The Unconstitutionality of Class-Based Statutory Limitations on Presidential Nominations: Can a Man Head the Women's Bureau at the Department of Labor?
Donald J. Kochan
Chapman University School of Law
June 5, 2012
Loyola University Chicago Law Journal, Vol. 37, No. 1, p. 43, Fall 2005
Chapman University Law Research Paper No. 08-17
Can a man be the Director of the Women's Bureau at the Department of Labor? According to Congress, the answer is no. Congress has stated by statute that a woman must be the nominee to head the Women's Bureau at the Department of Labor. The key questions are: (1) even if it makes sense on policy grounds, is it constitutional? and (2) if we accept such a statutory limitation power what are the potential precedential consequences for other appointment matters?
This Article's case study is particularly relevant today, examining just how far Congress can go to limit the discretion of Executive authority. This Article examines the statutory ability to, ex ante, limit the President's choice of nominees. It examines the role of the Senate and Congress in the pre-selection criteria for nominees of the President to fill Officer positions within the United States government. Can sex, race, sexual orientation, economic status, or whether a nominee is a member of a particular organization be statutorily mandated (or prohibited) to limit the discretion of Presidential nominations for any particular position for Officers of the United States?
Any such preferences can be taken into account as to whether the Senate will provide its advice and consent to any particular nomination, but it is unconstitutional to place such class-based preferences in statutory, pre-nomination mandates and restrictions. This Article argues that class preferences belong in the decision whether to provide advice and consent and not in pre-nomination statutory restrictions.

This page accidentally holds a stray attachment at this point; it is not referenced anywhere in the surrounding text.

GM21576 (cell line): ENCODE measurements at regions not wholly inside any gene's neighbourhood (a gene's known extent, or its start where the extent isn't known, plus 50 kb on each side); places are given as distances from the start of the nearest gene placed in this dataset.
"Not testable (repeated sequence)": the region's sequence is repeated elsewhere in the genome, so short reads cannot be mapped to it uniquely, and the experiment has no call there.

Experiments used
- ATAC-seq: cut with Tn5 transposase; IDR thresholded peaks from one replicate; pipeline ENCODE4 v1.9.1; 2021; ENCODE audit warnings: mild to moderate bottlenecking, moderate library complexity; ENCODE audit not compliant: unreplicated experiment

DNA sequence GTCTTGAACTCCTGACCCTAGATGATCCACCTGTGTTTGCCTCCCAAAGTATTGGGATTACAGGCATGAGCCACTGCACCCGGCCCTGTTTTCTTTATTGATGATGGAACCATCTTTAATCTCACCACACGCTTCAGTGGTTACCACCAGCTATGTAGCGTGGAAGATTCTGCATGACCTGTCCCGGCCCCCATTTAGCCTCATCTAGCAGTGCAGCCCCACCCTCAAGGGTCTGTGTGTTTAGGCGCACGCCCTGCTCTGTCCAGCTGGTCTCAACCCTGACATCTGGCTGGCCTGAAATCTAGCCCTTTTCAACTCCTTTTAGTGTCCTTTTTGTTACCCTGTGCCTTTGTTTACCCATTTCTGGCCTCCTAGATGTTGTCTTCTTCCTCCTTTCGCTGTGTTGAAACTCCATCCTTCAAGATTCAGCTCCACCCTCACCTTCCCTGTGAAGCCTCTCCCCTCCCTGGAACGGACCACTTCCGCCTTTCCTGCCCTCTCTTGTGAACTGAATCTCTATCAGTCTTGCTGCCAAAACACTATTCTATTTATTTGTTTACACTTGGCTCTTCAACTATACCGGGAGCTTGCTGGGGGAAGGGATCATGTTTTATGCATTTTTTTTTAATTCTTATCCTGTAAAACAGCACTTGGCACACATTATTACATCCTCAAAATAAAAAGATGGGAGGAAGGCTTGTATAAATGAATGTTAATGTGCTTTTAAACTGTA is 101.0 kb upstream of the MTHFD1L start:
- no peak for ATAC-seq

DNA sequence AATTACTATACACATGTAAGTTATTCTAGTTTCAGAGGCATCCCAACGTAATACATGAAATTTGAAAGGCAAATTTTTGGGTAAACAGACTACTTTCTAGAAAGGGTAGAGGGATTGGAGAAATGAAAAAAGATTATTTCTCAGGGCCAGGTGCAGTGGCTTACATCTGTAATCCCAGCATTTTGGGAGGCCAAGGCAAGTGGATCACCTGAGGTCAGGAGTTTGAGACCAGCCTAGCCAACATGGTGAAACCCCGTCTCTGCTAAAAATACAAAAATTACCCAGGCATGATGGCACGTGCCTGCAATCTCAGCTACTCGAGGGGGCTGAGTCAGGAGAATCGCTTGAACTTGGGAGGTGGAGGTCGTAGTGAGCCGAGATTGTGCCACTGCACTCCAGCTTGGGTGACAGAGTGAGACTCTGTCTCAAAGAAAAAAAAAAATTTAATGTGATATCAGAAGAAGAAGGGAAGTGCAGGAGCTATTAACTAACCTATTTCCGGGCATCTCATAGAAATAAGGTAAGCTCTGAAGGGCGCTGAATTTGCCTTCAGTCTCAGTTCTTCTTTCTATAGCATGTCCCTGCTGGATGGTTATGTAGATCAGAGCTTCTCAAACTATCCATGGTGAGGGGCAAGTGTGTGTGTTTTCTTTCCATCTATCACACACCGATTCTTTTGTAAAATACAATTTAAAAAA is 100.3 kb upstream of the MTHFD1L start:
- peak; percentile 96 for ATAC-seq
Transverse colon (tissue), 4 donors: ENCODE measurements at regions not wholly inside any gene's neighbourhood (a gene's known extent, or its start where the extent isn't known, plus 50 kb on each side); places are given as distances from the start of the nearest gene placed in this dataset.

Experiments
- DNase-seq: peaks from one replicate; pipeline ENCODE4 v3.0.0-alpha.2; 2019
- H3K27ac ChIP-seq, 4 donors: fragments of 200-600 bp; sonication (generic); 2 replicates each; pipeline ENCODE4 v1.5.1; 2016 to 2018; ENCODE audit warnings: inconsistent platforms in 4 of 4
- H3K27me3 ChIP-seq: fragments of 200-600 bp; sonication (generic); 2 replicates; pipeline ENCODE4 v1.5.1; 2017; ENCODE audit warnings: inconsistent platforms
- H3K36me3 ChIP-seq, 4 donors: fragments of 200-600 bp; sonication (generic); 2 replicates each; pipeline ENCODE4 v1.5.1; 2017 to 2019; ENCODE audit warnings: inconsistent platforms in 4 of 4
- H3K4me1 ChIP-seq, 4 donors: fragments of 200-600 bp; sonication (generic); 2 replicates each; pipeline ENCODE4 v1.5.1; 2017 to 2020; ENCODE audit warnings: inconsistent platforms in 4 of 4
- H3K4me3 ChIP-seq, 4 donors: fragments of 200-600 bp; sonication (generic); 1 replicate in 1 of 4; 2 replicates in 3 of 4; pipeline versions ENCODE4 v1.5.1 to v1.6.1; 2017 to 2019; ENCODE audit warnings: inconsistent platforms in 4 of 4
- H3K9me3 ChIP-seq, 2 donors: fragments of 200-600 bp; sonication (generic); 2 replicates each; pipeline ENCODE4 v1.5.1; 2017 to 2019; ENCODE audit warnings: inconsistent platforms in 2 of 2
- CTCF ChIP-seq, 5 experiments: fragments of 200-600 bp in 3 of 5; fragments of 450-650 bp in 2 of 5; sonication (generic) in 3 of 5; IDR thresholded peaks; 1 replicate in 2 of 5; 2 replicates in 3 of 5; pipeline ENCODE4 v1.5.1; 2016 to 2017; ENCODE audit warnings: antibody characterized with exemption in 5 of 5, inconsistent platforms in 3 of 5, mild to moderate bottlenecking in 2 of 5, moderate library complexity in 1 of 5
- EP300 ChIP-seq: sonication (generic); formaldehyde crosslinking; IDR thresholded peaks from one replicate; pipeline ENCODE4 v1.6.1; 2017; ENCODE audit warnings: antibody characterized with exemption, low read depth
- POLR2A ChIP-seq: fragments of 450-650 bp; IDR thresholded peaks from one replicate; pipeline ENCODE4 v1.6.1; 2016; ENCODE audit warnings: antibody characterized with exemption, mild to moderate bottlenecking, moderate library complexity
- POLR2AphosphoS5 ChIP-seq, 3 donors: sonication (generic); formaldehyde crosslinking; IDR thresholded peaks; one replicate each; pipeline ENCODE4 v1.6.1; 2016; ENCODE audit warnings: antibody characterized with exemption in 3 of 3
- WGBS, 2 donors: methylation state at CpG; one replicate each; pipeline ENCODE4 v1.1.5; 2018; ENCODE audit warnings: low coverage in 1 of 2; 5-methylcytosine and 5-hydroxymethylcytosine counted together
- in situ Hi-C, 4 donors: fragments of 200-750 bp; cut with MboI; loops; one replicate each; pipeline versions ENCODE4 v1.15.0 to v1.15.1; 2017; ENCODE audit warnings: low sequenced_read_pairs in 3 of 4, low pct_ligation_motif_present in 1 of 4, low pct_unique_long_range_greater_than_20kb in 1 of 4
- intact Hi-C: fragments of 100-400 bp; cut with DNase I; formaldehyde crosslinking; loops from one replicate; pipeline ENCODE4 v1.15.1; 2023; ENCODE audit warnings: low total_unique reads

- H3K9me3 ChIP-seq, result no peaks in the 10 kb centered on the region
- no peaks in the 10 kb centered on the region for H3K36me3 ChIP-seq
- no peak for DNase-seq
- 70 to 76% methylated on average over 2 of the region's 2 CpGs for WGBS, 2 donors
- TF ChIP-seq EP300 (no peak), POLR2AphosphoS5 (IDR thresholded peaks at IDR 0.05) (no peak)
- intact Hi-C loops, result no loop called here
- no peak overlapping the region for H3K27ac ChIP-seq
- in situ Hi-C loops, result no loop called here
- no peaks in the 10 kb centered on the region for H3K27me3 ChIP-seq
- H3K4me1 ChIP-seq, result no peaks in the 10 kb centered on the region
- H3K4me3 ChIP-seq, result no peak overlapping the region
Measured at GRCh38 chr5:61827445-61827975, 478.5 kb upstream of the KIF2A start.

This Article uses one example, the pre-nomination, statutory limitation regarding the Women's Bureau at the Department of Labor, to demonstrate the illegitimacy of statutory limitations on the President's nomination power based on class preferences. The place for the invocation of preferences is in the post-nomination/advice and consent process - not in statutory mandates. This Article concludes that the Constitution precludes Congress from placing limitations on the presidential nomination power. Mandatory, statutory pre-nomination limitations are simply beyond the Senate's advice and consent power.
Number of Pages in PDF File: 19
Keywords: Nominations, Constitutional Law, Labor Department, Federalist, Separation of Powers, AppointmentsClause, Congress, President
JEL Classification: H10, H11, H19Accepted Paper Series
Date posted: June 19, 2006 ; Last revised: May 15, 2013
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